Eggs, bees and salads join the Micro-Dairy at Oakbrook Farm

Starter Farm

A lot’s happened over the last few months at the Starter Farm! Since I last wrote, I’ve sown and transplanted thousands of seedlings – of around 100 varieties of plant – seen them grow and thrive, and in recent weeks, been selling as much as I’ve got time to pick! I’ve been churning out kale and chard, and now the more summery crops such as beans and courgettes are starting to flow in. The thing I’m most proud of is my salad mix, which has 15 leafy ingredients, plus several edible flowers.

I’ve been pleasantly surprised at how easy it’s been to find markets for my produce! So far the Country Markets stall at the Shambles Market has been my best outlet, followed by Star Anise and Stroudco. I’ve now got a little stall set up at Oakbrook too, where Micro Dairy customers can grab a bag of parsley or some beetroot on their way back from collecting their milk and eggs. Unfortunately deer, rabbits and pigeons are just as enthusiastic about my crops as humans are, which is proving something of a challenge, and new kinds of caterpillar and beetle keep springing up to make holes in anything which didn’t tempt the last lot. So it’s not all plain sailing! But overall everything’s ticking along nicely, it’s so beautiful working up here and I’m just really happy to be feeding people.   Kit Whitney

Ellies Eggs

The 97 chickens are doing well, they arrived in late April with two cockerels to keep them in order. They have settled in well and like to sit in the shade underneath their coop in this hot weather and do more of their ranging in the evening when it’s cooler. They are laying well and the eggs are getting bigger, with the occasional whopper, about twice the size of the others! (They arrived as pullets at point-of-lay and so are now getting into their stride.)

The current challenge is to keep some eggs from being stolen by cheeky crows who have worked out how to get in and take them!

Having had the coop and chickens moving over the ground the last few months, there is already evidence of improved fertility where they have been, they are doing a good job so far!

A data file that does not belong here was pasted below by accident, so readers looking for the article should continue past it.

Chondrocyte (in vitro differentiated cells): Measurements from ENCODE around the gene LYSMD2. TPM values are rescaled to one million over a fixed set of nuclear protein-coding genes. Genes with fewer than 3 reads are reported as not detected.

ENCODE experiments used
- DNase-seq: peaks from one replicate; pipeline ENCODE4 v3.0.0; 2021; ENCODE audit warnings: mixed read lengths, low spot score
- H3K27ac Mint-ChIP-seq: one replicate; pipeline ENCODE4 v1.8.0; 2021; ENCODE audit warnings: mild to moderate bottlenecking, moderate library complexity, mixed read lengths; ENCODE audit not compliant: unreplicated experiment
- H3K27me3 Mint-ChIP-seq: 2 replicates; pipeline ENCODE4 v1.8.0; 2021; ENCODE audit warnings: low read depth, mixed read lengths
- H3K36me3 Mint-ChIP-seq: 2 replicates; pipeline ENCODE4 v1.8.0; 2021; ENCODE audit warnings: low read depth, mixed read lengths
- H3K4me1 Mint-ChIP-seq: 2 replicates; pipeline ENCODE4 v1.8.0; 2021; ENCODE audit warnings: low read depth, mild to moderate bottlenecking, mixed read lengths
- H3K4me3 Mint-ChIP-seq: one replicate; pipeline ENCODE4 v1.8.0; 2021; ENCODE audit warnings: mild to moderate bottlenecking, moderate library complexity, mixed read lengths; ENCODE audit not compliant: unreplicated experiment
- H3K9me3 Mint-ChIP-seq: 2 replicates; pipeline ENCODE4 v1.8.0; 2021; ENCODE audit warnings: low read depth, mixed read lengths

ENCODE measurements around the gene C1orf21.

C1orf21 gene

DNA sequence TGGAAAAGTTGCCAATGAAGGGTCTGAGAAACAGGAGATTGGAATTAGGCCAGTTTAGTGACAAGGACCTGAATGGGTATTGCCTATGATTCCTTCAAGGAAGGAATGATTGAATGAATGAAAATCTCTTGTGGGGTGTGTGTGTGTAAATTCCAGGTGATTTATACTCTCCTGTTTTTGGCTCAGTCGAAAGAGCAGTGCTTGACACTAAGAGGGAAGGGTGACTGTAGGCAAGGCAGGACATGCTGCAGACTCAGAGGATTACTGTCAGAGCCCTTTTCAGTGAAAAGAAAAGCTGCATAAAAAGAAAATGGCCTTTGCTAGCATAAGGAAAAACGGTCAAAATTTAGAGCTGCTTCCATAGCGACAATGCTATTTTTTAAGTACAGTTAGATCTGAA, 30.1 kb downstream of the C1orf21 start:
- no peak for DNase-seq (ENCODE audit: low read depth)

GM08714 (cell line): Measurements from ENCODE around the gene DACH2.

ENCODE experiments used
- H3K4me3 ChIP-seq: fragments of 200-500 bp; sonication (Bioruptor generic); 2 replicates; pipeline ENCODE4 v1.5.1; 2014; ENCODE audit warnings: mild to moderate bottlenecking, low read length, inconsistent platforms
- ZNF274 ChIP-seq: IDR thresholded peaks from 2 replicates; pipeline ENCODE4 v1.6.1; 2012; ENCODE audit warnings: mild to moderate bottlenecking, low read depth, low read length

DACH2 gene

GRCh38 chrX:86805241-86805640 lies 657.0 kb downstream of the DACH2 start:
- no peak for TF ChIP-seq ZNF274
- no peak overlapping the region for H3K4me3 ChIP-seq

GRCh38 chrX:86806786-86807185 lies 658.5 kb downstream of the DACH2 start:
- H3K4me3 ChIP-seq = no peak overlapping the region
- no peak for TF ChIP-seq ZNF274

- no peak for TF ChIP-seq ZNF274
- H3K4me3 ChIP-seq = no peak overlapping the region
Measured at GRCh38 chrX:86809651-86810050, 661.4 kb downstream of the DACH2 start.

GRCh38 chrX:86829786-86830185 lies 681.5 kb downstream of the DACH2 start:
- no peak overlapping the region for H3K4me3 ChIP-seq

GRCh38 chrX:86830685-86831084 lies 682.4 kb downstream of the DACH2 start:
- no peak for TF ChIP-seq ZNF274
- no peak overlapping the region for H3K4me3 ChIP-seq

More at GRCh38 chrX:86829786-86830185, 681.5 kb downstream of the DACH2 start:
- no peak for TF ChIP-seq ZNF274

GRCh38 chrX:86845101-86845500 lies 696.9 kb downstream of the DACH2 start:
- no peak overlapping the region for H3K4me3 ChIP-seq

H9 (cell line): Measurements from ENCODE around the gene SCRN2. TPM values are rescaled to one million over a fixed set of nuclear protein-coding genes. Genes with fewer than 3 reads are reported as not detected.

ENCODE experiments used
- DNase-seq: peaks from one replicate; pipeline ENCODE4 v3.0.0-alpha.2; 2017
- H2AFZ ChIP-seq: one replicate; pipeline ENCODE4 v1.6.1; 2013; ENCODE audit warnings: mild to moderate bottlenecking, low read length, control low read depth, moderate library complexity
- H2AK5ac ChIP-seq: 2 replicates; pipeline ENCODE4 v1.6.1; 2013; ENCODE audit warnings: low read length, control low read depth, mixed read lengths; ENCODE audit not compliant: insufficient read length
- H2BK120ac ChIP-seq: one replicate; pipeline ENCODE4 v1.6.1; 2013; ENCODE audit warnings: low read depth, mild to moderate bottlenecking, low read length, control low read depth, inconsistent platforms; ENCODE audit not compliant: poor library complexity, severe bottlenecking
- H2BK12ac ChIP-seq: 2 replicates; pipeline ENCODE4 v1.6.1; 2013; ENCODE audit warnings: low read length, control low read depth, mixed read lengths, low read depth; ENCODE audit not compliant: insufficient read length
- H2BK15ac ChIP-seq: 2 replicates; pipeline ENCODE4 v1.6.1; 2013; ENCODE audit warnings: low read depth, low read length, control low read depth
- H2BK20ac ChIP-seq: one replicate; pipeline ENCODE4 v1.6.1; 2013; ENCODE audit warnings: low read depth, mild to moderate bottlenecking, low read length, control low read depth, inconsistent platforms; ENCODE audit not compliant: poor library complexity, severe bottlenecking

Bees – two eco-hives are now in place just below the fruiting hedge over the edge from the starter farm field. We wish the bees happy foraging.

Stroud Micro Dairy – News from the farm

It is very, very, dry. Grazing tall swards has meant that we still have a bit of moisture in the ground and a little bit of grass growth but If we don’t get rain in the next few weeks we may have to start feeding our winter fodder. It is encouraging to see how well the land has fared thus far and its resilience to drought will only improve as our grazing style pumps more carbon into the ground. Every 1% increase in soil organic-matter equates to an extra 144,000 litres of water storage per hectare. Not everything is handling the dry weather very well. Both our spring sown herbal leys have suffered and we will need to wait till the autumn to see what is left of them. So for now we wait for the rain and go for regular swims.

Silage – Our first cut of silage finally took place early June. It might be worth explaining what silage is; its grass that is cut young (or younger than hay), baled and then wrapped. It goes through a fermentation process similar to your sauerkraut which gives it a sweet smell and, like sauerkraut, is highly nutritious. There are now big piles of black bales near the dairy.


11 July-8am. The next spraying for Horn Silica is on Wednesday 11th July at 8 am for 8.30 start. Do join us for stirring and spraying the steep bits by hand, the less steep fields will be done with the tractor sprayer. Bring a back-pack sprayer if you have one and shoes for rough ground. Please arrive at 8am, meet at the SCA Hawkwood Cowshed.

Published by